So I would say my first time I was the most uncomfortable, and that was when they took the most eggs too. So I think I was on medication for longer, and so the bloating was the worst then. The second time went really easily. This time also went fine. I did have pretty severe bloating for two days, but after two days it was fine. So that’s a pretty quick recovery. It was really just my first time when I think they got more than thirty, so I think that probably contributed to all that bloat.

Did you find that you were able to pretty much go right back to your regular activities right after? Like how much time did you take off if any?
I didn’t take off of any time of like work or anything. But I would probably say you might want to take it easy for the first two to three days.

Did you have any sort of expectations going into the donation process and was it kind of as you expected it would be or was there anything that kind of surprised you?
I guess the only thing I didn’t really think about was that I might have to travel. I did have to travel for all of the retrievals. I guess in my head I thought they could just do the retrievals wherever I was, and then like transport the eggs? I mean, they did tell me about it, but I guess when I was signing up, I didn’t really consider that I would have to actually travel for the retrieval and stay in a hotel and stuff.

So earlier you said that you were initially just planning on doing two donations – was there any particular reason for two? What was behind that?
Well, originally it was just one, but then they asked me if I would be willing to do another one because they were like there’s a lot of interest blah blah blah. And because the first one went fine, I was like sure why not? But then I was like okay, the second one’s the last one! Just because there’s just not a lot of long-term research on the egg donation process, so they’re not really keeping track… so I think two’s the limit. But then the same intended parents were like, we would want another one. So I was like okay fine haha!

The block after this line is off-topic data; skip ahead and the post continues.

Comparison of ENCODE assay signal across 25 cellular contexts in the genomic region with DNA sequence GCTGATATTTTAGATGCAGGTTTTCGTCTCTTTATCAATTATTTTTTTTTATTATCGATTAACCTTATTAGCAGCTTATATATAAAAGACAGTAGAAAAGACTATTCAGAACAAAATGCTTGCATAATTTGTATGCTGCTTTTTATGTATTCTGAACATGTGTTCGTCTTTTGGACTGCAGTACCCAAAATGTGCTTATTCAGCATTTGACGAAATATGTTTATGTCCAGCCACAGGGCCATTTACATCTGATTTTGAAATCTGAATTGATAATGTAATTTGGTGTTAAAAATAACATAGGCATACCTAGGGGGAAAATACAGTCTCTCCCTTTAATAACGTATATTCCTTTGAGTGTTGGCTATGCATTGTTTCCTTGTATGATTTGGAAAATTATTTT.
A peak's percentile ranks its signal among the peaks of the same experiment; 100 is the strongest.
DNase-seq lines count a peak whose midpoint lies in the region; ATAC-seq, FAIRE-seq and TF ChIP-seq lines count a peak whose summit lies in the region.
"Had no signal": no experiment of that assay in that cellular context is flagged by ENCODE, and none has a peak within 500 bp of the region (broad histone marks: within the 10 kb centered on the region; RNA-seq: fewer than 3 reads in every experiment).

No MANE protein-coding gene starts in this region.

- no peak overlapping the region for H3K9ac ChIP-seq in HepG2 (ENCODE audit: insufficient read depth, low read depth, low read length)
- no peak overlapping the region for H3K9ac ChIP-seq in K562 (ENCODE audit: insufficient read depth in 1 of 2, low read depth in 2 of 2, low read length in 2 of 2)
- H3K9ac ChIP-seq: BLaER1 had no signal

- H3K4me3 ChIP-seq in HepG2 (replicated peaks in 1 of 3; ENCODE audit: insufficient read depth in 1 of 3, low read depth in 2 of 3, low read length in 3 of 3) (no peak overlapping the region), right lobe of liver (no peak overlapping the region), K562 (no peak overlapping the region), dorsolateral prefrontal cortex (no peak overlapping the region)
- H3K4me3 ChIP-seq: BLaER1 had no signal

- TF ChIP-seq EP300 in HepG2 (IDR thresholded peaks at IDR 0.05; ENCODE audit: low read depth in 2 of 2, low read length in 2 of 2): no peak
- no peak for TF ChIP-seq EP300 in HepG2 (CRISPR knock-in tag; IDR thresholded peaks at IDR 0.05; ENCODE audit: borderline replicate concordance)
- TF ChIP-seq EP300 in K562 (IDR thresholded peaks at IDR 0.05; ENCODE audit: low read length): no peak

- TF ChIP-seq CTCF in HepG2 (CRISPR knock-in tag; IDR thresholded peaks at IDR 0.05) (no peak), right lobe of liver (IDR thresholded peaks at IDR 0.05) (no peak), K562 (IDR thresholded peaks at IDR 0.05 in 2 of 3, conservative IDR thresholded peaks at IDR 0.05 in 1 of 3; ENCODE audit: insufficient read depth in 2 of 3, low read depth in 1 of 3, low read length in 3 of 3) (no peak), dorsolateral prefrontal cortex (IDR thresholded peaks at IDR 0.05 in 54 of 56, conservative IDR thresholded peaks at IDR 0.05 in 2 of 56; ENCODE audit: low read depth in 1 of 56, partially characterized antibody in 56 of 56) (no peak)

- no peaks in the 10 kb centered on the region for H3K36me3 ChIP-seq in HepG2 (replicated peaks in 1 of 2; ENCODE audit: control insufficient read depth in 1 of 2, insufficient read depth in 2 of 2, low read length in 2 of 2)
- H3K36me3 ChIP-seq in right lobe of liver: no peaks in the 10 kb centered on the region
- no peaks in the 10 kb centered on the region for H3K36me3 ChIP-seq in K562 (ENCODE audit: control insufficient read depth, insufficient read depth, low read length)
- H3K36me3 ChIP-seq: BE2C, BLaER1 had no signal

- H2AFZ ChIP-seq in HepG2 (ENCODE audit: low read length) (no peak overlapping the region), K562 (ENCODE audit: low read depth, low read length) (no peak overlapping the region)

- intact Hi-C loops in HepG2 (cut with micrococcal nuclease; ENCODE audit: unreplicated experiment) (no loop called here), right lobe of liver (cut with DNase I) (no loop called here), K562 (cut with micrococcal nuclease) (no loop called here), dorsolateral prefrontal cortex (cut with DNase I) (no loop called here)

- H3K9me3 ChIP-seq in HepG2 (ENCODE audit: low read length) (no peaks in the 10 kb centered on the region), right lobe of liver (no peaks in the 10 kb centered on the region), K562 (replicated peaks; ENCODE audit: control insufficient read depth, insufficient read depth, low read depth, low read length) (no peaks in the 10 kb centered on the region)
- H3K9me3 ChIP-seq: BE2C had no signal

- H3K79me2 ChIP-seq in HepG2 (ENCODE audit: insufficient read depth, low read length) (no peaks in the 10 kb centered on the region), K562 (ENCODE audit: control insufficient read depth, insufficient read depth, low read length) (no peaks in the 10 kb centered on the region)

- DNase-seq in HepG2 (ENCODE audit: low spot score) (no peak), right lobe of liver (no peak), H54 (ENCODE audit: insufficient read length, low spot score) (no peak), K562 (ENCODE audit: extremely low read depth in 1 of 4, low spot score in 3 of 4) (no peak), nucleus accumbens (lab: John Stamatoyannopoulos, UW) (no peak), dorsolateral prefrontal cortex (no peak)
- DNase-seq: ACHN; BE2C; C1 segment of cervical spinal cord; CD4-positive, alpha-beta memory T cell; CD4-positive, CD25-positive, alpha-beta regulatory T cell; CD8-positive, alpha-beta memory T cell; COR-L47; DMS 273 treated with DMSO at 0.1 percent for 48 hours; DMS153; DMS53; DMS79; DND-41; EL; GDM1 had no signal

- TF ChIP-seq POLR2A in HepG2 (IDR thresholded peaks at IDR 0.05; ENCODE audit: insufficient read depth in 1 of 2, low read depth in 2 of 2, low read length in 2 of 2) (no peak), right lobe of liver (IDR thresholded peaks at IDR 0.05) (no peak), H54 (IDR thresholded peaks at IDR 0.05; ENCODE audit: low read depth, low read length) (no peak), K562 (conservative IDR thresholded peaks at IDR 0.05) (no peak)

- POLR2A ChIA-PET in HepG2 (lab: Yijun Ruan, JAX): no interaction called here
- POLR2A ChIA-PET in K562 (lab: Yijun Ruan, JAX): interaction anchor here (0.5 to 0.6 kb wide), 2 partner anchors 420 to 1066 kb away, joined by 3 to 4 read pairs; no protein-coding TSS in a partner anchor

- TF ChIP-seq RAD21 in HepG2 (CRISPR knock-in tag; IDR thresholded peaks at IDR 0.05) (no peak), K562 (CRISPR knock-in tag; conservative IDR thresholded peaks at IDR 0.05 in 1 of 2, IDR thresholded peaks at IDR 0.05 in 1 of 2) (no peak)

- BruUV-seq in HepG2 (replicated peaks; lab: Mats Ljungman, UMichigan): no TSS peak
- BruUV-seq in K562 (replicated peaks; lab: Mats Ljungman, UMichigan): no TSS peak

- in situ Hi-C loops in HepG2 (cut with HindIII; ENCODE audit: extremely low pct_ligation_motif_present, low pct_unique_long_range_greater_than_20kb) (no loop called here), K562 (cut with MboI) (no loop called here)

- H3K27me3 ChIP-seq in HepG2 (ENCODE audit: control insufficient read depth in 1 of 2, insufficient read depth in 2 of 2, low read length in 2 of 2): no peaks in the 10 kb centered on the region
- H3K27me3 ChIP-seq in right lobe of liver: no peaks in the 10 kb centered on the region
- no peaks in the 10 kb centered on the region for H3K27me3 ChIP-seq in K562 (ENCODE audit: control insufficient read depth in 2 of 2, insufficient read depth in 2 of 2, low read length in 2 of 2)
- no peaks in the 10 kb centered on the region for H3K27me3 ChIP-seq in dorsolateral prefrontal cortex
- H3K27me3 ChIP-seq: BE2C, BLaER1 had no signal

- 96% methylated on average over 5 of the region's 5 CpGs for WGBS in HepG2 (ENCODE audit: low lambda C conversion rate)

And for you, looking back on your experience, what was the best thing about being an egg donor for you?
I guess knowing that someone out there was really grateful for my donation. I would say that’s the biggest part. And then the compensation is nice too.

Yeah, for the compensation, is that something you’re putting towards something specific or just saving up?
Just like investing. Nothing specific.

Ok! And how did you find AsiaWest specifically and how did you feel about working with AsiaWest?
So when I was doing research on potential egg donation agencies, I don’t know if I was specifically looking for an agency that represented Asians – I think it was just something that I typed or it popped up. And then I submitted the forms and everything and I thought it was very professional. The first time went really well. I don’t have complaints with AsiaWest and that’s why I stuck with them.

Ok great! And lastly, what advice do you have for someone who might be thinking about becoming an egg donor?
I would ask for a sample schedule. When I first did it I had just graduated dental school, so I wasn’t starting any work until like end of September. So I did have a really long summer break, and that’s when I did the egg donation, so it worked out really well that I didn’t have like any work responsibilities. I was essentially on extended summer holiday, so going to the appointments and like doing whatever – that didn’t affect me.

Now that I’m working – so like with the second and third time – it affects work more. They don’t tell you off the bat that they expect to see you like every two days. And so that can be hard to schedule. Obviously if you don’t have work that’s fine – you can come in whenever. For me, with my job, you can’t just request leave a couple days beforehand; usually they want more advance notice.

So I would ask for a sample schedule and just make it very clear if you need more time to request leave, that they have like an advanced schedule for you. That way you can just be like do you want me to come in for monitoring appointments every two days or every three days? Let’s just make it every two days – that way I can just block those days off! And take more leave than you think! Whenever the estimated retrieval day is, I would take off probably at least three days before and three days after in case it’s early or late.

Note: this interview has been edited and condensed for clarity.

Leave a Comment

Your email address will not be published. Required fields are marked *

Leave a Reply

© 2017, AsiaWest Egg Donors
Email Us: info@asiawesteggdonors.com   call: 415-529-7133 | AsiaWest Egg Donors, LLC (AWED)